Treatment for ADHD and addiction may consist of:


Most individuals who take medication for their ADHD are prescribed a stimulant. This is because stimulants increase the levels of dopamine in an individual’s brain, causing this type of medication to effectively treat the symptoms of ADHD. However, individuals who struggle with both ADHD and substance abuse may not be able to take stimulant medications due to the potential for misuse.

Before resorting to stimulant medications for symptom management of ADHD, dual diagnosis treatment programs prescribe non-narcotic medications. Typically, these medications belong to the alpha-2 agonist and the serotonin-norepinephrine reuptake inhibitor (SNRIs) drug classes.

Examples of non-narcotic medications used to treat ADHD among people in recovery include:

  • Atomoxetine (Strattera)
  • Guanfacine (Intuniv and Tenex)
  • Clonidine (Kapvay)

Cognitive-Behavioral Therapy (CBT)

Cognitive-behavioral therapy (CBT) is a type of behavioral therapy that helps individuals change unhealthy patterns of thought and behavior. This type of therapy has been found extremely effective in the treatment of addiction cravings and triggers.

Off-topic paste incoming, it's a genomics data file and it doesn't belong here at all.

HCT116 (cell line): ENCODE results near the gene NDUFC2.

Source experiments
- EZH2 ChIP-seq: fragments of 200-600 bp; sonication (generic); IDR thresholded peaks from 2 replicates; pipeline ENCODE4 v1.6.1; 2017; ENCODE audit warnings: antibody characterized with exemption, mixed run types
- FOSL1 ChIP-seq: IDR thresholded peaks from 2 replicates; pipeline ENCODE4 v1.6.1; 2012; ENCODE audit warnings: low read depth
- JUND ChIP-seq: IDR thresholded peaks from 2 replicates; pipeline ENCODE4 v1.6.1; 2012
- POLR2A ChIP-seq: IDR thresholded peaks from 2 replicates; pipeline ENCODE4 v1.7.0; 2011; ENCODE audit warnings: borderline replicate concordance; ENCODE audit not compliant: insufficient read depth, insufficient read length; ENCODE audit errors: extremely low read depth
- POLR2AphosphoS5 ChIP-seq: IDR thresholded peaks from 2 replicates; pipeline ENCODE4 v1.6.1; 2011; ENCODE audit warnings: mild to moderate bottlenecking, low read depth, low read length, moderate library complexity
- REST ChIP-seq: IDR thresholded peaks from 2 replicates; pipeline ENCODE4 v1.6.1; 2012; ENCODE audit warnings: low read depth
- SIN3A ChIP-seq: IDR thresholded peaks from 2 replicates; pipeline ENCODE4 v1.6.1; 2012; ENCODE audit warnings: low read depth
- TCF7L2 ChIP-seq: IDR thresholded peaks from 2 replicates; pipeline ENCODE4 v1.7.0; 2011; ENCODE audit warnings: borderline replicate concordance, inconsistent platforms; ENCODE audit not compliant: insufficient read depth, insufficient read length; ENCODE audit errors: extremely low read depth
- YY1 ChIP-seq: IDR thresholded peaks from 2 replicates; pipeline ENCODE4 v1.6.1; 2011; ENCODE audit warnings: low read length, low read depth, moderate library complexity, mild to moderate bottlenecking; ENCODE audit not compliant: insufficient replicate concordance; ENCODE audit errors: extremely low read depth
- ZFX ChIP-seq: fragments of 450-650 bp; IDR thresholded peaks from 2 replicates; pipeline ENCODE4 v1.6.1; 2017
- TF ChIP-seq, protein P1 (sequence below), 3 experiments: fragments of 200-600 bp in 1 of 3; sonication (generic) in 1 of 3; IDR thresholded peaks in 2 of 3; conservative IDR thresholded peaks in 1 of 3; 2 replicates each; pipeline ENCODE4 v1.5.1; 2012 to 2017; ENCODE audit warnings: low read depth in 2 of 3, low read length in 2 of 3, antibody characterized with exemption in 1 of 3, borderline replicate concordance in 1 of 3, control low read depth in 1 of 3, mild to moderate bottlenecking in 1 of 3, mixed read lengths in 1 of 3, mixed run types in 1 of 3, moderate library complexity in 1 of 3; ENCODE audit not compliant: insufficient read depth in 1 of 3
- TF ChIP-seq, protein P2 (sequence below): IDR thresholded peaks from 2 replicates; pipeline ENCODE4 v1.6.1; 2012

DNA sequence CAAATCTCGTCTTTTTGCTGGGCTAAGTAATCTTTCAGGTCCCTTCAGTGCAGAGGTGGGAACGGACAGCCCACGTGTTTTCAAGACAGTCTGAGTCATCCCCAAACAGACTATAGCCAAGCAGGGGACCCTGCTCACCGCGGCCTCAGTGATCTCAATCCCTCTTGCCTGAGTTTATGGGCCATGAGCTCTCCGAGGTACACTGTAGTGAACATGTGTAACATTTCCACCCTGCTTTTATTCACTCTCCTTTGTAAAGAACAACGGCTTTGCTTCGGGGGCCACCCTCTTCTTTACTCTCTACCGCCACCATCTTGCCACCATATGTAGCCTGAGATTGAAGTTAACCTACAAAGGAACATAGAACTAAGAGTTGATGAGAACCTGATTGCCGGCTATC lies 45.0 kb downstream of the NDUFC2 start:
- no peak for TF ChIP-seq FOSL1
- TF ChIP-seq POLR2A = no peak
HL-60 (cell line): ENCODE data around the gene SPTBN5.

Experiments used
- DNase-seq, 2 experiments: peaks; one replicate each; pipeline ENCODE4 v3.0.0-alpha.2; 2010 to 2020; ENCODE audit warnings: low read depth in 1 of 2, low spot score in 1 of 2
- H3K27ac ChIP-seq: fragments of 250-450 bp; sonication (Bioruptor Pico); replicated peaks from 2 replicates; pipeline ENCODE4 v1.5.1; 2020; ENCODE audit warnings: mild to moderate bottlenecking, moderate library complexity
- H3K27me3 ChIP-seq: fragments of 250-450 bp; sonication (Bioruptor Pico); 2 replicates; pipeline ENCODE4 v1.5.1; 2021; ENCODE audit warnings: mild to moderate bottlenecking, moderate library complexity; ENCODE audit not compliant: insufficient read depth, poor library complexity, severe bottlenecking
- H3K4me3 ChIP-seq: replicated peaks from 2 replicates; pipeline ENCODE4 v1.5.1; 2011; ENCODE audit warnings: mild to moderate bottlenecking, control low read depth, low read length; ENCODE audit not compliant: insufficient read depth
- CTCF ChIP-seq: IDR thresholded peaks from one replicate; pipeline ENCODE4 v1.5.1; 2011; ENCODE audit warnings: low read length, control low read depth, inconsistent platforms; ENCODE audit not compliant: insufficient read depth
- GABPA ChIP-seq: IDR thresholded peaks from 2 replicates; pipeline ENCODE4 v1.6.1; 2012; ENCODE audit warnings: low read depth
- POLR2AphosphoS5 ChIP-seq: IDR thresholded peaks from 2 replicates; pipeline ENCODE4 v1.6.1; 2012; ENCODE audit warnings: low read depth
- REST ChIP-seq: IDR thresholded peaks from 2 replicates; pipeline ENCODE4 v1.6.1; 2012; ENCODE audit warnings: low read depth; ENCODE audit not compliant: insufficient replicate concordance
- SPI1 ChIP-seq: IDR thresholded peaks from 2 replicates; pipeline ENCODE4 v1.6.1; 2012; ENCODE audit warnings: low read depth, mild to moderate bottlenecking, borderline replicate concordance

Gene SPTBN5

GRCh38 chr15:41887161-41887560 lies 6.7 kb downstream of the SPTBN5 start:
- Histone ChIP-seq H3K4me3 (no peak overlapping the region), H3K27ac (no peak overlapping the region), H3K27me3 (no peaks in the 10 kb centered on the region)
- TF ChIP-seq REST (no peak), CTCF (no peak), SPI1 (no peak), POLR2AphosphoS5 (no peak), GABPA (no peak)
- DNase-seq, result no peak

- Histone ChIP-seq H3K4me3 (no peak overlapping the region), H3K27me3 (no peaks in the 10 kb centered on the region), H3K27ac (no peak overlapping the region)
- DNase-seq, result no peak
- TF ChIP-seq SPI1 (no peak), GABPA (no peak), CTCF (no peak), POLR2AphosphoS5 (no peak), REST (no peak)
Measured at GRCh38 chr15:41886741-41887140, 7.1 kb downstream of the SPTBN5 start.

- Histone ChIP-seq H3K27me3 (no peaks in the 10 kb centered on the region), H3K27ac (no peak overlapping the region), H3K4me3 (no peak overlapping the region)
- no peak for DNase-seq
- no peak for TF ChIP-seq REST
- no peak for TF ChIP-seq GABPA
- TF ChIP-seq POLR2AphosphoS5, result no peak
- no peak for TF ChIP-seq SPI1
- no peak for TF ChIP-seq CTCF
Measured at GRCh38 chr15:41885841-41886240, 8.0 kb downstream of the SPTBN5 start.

Additionally, CBT is one of the main therapies used during both ADHD and substance abuse treatment. Cognitive-behavioral therapy helps individuals with ADHD learn how to self-regulate their emotions, learn mindfulness tactics for focus, and change unhealthy patterns of thought.

Group Counseling

Group counseling has always been a significant aspect of addiction treatment. When patients are brought together to discuss similar issues, they can gain support and understanding from one another.

Group counseling also provides recovering addicts with insight into their daily struggles, new coping mechanisms that their peers find beneficial, and a safe space to vent.

Individuals with ADHD receive an array of benefits from attending group counseling. Being able to speak with other individuals who struggle with the same condition and experience similar symptoms can be extremely therapeutic for people with ADHD. Additionally, individuals with ADHD can learn new coping strategies from their peers during group counseling.

Relapse Prevention Planning

Relapse prevention planning is an extremely vital tool for individuals with any form of dual diagnosis. However, this is especially true for individuals with co-occurrence of ADHD and addiction.

Relapse prevention planning is the process of putting together tools, strategies, and plans that help individuals maintain their recovery after they complete treatment. Because poor planning, issues with prioritizing, and impulsiveness are symptoms of ADHD, having a solid relapse prevention plan is of the utmost importance.

Find Treatment for Attention Deficit Hyperactivity Disorder (ADHD) and Addiction in SC Today

Struggling with unmanaged ADHD and addiction is never easy, especially when you feel like you don’t have any help. Thankfully, dual diagnosis treatment centers in South Carolina are here to provide you with the tools and support that you need to recover.

Contact South Carolina Addiction Treatment Center for more information on our dual diagnosis treatment program.